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The A&P Professor Podcast
TAPP Radio

Content updates and teaching advice for teachers of human anatomy & physiology (A&P) from professor, author, and mentor Kevin Patton. 

Have a question, comment, or an idea for an episode you'd like to hear—or in which you would like to participate or help plan? Contact host Kevin Patton. Or call the podcast hotline at 1-833-LION-DEN (1-833-546-6336).

For more details on each episode—including transcripts—please visit The A&P Professor website.

Nov 16, 2021

Are there really no more discoveries in human anatomy? In this episode, I'll review some recent discoveries: the rise of the fabella, macrophage barriers, the interstitium, button and zipper junctions, lymph node micro-organs, new vessels in bones, and tubarial salivary glands.

00:00 | Introduction

00:41 | Is Anatomy Finished?

03:44 | Sponsored by AAA

04:16 | Rise of the Fabella

11:52 | Sponsored by HAPI

12:38 | Macrophage Barriers

23:18 | Sponsored by HAPS

23:55 | Interstitium

27:48 | Button and Zipper Junctions

35:28 | Lymphatic Micro-Organ

40:05 | Free Update Newsletter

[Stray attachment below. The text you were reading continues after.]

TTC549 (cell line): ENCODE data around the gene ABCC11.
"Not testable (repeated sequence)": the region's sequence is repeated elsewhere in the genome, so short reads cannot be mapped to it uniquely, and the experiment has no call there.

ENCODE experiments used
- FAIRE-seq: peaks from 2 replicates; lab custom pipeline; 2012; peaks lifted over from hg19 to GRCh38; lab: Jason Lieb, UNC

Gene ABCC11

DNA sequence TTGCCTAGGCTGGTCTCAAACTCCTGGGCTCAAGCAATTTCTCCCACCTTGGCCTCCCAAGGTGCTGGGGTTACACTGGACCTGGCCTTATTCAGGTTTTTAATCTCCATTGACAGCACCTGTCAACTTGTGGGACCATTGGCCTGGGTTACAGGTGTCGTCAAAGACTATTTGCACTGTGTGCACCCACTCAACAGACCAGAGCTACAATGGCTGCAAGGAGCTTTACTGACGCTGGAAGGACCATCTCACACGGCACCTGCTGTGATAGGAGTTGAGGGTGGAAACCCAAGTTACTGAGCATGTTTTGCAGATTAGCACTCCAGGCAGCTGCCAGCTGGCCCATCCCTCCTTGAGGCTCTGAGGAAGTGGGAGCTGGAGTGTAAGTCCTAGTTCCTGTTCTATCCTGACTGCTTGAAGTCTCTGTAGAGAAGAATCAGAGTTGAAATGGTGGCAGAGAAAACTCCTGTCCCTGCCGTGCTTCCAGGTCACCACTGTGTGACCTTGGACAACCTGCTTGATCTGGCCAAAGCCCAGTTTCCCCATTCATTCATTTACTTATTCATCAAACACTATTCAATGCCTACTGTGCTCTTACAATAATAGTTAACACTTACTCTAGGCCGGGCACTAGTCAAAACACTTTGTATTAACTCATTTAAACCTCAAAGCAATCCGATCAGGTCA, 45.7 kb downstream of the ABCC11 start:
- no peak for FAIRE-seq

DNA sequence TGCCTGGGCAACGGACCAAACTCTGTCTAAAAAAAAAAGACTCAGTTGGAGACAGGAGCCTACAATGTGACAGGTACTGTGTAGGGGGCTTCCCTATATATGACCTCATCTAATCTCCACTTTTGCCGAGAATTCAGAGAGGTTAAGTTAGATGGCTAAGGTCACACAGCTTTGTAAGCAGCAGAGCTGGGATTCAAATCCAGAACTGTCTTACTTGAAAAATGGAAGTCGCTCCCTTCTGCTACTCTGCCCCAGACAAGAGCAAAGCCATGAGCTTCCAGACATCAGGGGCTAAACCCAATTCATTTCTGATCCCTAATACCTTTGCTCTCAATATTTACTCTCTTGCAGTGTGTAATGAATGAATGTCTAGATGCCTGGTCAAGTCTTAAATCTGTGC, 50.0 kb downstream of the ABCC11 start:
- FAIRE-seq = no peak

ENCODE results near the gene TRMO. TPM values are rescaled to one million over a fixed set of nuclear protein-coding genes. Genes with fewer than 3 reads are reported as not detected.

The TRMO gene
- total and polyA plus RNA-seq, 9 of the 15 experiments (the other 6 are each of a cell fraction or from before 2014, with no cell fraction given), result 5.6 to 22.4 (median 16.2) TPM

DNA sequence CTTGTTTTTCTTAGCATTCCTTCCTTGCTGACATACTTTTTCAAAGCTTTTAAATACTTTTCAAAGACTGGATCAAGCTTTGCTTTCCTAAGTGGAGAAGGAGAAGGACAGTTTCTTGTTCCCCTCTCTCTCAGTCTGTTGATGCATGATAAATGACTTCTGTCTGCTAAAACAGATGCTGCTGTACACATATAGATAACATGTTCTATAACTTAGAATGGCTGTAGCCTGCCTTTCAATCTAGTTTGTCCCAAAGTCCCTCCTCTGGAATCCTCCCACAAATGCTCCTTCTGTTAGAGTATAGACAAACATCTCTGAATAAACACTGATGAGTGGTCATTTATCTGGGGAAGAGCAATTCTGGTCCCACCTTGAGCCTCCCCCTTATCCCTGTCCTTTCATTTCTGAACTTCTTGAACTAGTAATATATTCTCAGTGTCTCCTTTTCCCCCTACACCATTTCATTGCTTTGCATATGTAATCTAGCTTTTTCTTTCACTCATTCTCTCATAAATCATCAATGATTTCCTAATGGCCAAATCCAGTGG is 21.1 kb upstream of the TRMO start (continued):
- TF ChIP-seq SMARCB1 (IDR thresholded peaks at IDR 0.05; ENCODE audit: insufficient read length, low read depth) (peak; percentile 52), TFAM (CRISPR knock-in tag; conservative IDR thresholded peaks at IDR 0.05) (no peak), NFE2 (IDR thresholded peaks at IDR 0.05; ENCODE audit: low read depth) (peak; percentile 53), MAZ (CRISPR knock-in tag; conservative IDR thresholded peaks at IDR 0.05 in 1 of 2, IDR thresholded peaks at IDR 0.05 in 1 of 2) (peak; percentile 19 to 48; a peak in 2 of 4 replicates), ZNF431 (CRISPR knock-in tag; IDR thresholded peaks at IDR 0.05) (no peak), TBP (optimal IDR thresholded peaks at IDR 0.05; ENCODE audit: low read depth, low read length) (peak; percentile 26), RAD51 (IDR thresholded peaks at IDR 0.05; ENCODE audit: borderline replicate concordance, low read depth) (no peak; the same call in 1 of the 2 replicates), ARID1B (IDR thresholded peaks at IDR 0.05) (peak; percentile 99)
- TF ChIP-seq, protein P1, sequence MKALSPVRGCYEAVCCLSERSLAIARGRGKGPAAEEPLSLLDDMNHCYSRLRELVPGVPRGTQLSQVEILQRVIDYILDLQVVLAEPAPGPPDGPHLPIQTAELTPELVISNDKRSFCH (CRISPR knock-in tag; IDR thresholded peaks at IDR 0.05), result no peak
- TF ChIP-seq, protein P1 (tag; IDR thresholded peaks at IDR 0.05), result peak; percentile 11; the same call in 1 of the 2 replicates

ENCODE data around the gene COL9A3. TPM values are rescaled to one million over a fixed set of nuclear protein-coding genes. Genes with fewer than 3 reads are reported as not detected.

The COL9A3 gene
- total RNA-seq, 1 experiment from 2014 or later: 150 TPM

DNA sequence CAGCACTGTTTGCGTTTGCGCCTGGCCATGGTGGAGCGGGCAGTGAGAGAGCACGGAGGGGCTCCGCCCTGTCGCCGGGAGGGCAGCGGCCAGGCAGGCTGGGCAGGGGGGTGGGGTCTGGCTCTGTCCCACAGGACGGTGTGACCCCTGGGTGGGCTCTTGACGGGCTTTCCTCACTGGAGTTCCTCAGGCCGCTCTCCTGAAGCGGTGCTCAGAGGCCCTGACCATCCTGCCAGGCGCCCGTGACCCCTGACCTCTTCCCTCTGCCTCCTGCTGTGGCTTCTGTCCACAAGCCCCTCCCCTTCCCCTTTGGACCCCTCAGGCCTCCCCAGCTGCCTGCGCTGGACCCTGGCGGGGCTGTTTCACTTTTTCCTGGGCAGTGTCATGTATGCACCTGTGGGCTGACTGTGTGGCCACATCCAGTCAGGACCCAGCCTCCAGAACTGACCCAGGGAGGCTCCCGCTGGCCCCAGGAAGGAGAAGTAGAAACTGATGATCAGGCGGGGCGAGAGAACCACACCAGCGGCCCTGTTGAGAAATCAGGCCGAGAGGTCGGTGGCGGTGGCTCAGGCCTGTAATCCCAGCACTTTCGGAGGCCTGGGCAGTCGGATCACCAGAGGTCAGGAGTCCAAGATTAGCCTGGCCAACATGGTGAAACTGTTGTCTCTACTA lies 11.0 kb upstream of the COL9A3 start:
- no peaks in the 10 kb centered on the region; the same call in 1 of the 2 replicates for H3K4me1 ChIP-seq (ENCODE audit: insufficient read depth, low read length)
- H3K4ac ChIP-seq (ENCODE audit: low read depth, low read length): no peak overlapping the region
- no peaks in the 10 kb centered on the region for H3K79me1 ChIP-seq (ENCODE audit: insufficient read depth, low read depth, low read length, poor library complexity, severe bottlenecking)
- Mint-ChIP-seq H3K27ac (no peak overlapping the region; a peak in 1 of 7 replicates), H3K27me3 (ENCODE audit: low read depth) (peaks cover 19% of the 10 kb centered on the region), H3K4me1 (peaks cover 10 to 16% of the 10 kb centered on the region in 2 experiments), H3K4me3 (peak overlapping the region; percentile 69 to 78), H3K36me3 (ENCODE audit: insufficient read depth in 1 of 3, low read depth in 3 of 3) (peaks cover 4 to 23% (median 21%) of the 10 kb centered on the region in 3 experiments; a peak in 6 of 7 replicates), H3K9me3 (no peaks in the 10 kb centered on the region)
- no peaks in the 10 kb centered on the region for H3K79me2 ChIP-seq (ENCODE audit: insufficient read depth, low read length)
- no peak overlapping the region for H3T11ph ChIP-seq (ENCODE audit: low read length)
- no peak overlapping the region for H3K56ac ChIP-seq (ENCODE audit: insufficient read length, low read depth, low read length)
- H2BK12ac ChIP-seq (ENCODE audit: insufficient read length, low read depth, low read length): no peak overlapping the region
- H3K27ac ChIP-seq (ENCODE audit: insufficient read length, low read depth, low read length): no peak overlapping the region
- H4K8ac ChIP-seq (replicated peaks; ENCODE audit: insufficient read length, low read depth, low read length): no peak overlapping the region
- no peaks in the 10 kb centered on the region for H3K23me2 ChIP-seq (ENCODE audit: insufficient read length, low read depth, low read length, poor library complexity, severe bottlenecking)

41:05 | New Vessels in Bones

44:44 | Tubarial Salivary Glands

52:37 | Staying Connected

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It is not over, unless you stop trying. (Nabil N. Jamal)


Is Anatomy Finished?

3 minutes

It's easy to fall into that mindset that anatomy is "finished"—that there are no new discoveries to be made in the structure of the human body. But that's simply not the case. In this episode, Kevin reviews seven anatomical discoveries discussed in the last few years of this podcast.


Sponsored by AAA

0.5 minutes

A searchable transcript for this episode, as well as the captioned audiogram of this episode, are sponsored by the American Association for Anatomy (AAA) at

Searchable transcript

Captioned audiogram 

Don't forget—HAPS members get a deep discount on AAA membership!